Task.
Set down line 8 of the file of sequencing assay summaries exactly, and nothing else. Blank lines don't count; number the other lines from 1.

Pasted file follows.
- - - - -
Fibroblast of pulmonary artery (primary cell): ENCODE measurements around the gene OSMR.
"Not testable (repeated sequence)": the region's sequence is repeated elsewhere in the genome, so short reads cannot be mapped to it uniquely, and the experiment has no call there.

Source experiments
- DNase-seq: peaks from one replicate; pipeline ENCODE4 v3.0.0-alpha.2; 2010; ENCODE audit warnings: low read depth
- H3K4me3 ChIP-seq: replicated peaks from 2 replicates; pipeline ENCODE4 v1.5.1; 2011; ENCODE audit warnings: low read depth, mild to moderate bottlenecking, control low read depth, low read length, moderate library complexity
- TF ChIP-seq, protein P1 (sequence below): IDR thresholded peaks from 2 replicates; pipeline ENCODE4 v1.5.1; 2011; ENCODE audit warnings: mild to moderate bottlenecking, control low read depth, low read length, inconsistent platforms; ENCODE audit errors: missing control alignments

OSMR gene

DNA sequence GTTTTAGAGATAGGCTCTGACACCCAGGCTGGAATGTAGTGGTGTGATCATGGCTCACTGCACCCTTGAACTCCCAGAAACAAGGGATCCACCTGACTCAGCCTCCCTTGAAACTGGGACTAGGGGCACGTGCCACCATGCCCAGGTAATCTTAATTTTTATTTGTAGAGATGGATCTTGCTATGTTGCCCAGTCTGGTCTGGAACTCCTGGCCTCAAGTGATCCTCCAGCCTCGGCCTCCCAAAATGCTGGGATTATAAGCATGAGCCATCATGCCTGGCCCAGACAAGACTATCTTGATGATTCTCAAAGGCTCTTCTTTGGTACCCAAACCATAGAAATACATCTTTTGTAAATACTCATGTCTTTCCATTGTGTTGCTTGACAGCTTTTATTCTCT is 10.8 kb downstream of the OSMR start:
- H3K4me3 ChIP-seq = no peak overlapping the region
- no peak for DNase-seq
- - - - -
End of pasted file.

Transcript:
DNA sequence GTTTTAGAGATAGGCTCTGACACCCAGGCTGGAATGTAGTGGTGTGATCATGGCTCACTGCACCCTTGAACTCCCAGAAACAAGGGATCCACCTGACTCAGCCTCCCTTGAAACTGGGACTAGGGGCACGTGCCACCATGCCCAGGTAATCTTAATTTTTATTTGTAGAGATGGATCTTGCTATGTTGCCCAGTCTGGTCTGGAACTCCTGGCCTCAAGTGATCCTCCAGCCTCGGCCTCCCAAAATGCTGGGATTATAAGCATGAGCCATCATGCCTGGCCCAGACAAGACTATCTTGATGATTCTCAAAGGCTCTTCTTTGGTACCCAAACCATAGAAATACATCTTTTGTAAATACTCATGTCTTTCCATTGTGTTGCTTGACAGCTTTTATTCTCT is 10.8 kb downstream of the OSMR start: